On Saturday, Oct. 3, 283 first-year osteopathic medical students took their first step toward becoming physicians during PCOM’s White Coat Ceremony.
A significant rite of passage, the White Coat Ceremony is a tradition at most medical schools. The ceremony is designed to establish a psychological contract for beginning medical students that stresses the importance of compassionate care for the patient and professionalism as well as scientific proficiency.
Students heard from Jay S. Feldstein, DO '81, president and CEO; Ken Veit, DO ’76, MBA, provost, senior vice president for academic affairs and dean; and Harry Morris, DO ’78, MPH, chair of family medicine. Michael J. Zawisza, DO ’86, president of the Pennsylvania Osteopathic Medical Association, congratulated the students after they had received their white coats.
Students representing years two, three and four also shared their perspectives on
what the white coat meant to them. "My white coat marks me as someone given the opportunity
to care for others, said Kelly Mowatt, class of 2017.
The ceremony concluded with the class of 2019 reciting the vision statement they had crafted during orientation. The students pledged to “dedicate ourselves to the evolution of our medical training and emotional intelligence,” and “to be cognizant that a patient is more than their diagnosis, and acknowledge the person behind their disease.”
The physician’s white coat has been a part of the profession since the 19th century. The concept originated from the operating room’s white coat, and has served as a visual symbol of the profession that stands for the need to balance excellence in science with compassionate caring for the patient.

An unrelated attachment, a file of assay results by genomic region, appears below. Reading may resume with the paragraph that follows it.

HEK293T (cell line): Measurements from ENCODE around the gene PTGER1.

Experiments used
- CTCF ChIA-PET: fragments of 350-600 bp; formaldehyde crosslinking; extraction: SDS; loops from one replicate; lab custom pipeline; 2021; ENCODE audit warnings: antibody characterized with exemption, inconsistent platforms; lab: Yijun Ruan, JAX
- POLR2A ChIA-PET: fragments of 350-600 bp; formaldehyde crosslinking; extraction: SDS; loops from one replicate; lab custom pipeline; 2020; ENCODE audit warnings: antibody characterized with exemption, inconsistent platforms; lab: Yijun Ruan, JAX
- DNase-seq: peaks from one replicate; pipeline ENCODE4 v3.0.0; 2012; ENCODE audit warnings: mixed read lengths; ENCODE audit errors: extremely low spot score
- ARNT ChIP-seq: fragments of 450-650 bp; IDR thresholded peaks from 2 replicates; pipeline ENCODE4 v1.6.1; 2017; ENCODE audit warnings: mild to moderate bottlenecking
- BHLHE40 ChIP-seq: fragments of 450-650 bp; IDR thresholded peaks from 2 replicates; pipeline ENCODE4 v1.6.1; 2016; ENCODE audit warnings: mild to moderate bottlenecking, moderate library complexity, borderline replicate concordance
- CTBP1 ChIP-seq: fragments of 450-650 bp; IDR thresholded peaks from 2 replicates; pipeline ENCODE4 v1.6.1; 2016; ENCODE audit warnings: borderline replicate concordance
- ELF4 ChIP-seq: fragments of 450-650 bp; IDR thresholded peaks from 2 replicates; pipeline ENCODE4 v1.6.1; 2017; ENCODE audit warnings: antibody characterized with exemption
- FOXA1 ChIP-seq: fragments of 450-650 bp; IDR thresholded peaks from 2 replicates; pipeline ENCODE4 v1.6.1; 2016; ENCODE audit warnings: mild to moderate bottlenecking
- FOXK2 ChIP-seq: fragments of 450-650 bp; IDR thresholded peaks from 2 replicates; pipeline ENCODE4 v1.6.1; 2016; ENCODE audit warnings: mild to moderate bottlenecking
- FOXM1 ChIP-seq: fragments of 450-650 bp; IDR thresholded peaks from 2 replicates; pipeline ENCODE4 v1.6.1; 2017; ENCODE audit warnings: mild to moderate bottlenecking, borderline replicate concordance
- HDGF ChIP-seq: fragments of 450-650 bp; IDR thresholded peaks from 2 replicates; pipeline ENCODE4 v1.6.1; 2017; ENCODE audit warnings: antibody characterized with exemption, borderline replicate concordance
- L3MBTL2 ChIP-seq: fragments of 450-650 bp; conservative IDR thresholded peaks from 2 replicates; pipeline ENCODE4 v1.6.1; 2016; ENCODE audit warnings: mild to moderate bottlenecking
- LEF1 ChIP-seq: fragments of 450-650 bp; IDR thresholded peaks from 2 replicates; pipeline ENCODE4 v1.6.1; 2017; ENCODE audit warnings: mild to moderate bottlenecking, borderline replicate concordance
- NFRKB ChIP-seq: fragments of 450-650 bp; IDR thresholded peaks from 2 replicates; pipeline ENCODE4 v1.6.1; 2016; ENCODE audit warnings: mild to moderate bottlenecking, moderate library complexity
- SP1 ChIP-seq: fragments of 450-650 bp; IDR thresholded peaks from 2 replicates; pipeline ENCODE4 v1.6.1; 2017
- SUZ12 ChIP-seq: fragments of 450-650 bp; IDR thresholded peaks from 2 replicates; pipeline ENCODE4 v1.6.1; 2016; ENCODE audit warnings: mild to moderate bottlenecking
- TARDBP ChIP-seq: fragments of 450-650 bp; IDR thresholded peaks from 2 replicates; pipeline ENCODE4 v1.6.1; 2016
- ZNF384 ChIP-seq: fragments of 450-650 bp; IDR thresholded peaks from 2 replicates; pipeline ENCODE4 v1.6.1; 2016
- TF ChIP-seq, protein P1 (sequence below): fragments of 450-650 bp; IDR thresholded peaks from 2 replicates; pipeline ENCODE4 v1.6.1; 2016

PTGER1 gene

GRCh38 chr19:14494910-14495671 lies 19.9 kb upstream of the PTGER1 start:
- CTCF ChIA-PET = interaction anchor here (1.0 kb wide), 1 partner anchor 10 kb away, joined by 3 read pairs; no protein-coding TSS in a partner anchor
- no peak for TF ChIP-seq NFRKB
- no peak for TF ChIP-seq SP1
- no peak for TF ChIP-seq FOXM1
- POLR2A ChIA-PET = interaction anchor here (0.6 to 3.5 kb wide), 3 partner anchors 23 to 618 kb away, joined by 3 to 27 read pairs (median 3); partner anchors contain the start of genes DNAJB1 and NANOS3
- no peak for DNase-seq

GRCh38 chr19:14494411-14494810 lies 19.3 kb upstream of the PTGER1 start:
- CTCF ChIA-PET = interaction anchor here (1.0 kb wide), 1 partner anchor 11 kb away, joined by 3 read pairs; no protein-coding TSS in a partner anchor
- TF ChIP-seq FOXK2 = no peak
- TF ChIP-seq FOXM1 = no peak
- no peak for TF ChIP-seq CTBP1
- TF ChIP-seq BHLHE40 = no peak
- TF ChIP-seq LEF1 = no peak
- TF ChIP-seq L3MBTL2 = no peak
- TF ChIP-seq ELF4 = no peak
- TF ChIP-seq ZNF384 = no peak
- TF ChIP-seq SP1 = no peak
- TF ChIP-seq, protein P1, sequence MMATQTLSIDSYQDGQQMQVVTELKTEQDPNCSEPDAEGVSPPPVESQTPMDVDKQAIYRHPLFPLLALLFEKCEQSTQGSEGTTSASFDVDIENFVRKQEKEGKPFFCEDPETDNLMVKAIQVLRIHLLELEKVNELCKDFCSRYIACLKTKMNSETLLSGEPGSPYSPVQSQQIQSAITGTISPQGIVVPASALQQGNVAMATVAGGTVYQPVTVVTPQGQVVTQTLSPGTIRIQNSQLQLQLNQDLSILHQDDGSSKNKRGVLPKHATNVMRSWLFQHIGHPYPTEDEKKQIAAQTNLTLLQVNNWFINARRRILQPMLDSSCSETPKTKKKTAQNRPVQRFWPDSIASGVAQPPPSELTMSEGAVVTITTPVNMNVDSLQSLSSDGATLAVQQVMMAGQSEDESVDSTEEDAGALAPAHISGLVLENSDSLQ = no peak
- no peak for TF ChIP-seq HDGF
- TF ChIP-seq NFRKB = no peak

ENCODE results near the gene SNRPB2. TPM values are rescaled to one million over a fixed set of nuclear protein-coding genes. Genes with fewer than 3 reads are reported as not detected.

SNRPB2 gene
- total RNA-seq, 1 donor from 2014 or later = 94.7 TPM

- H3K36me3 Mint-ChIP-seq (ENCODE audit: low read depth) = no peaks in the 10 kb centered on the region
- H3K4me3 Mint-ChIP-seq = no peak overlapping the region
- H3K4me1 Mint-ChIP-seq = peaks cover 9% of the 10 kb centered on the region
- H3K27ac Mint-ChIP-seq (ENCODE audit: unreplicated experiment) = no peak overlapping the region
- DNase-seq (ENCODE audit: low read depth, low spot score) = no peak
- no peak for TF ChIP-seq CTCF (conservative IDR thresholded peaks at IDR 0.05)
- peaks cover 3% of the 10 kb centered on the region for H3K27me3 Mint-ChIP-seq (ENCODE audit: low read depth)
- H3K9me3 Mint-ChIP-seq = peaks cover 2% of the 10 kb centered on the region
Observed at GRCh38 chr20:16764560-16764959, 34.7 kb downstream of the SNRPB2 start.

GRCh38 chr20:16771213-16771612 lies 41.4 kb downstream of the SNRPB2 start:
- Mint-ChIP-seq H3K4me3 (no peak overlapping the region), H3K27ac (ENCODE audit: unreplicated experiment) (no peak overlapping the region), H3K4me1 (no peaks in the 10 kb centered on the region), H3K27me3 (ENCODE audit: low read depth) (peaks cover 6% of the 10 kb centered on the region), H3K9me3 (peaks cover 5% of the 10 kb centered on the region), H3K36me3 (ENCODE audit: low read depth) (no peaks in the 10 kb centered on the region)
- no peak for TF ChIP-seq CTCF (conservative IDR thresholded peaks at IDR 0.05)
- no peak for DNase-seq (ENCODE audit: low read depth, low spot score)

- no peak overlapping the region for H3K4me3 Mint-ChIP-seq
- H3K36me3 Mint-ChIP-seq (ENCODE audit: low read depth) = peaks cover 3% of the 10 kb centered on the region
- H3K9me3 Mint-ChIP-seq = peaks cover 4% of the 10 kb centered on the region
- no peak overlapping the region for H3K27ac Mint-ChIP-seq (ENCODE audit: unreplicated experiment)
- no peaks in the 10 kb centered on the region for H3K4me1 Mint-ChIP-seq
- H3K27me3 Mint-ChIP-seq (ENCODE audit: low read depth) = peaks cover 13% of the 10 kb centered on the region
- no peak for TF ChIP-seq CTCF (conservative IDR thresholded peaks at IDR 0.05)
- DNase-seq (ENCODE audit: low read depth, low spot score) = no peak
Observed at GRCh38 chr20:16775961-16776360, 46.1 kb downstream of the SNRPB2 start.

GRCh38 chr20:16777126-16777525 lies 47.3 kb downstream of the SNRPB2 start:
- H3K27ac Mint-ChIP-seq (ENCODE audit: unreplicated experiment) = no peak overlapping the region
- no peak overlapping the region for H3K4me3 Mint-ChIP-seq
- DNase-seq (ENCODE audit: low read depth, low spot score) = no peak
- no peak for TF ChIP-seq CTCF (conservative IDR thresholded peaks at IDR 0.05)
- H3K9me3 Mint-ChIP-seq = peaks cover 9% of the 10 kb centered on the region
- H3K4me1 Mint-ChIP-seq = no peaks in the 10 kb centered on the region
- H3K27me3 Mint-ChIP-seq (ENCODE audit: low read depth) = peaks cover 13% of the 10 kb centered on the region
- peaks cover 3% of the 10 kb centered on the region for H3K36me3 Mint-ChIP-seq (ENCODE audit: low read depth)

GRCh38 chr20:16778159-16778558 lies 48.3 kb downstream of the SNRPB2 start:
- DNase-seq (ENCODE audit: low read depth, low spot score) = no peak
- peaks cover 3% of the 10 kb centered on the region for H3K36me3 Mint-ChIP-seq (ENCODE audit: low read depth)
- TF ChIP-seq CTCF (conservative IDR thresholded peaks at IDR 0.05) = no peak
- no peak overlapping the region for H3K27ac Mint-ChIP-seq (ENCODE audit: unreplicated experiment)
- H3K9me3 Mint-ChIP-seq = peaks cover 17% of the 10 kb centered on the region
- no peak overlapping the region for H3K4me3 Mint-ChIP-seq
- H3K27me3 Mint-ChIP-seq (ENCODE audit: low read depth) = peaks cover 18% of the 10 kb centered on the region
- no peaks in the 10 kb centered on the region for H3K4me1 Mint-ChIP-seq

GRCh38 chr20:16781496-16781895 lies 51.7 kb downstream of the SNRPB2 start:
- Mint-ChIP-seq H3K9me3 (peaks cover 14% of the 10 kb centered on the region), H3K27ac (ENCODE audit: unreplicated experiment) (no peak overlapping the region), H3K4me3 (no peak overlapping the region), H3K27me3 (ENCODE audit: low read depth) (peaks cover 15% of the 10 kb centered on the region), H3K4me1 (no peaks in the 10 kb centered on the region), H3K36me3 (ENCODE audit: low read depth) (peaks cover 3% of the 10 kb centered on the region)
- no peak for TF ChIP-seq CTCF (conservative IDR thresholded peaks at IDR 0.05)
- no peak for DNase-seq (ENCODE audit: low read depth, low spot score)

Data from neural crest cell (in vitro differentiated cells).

Founded in 1899, Philadelphia College of Osteopathic Medicine has trained thousands of highly competent, caring physicians, health practitioners and behavioral scientists who practice a “whole person” approach to care—treating people, not just symptoms. PCOM offers doctorate degrees in educational psychology, osteopathic medicine, pharmacy, physical therapy and psychology, and graduate degrees in aging and long-term care administration, biomedical sciences, forensic medicine, mental health counseling, organizational development and leadership, physician assistant studies and school psychology. Our students learn the importance of health promotion, education and service to the community and, through PCOM’s Healthcare Centers, provide care to medically underserved populations in inner-city and rural locations. For more information, visit pcom.edu.
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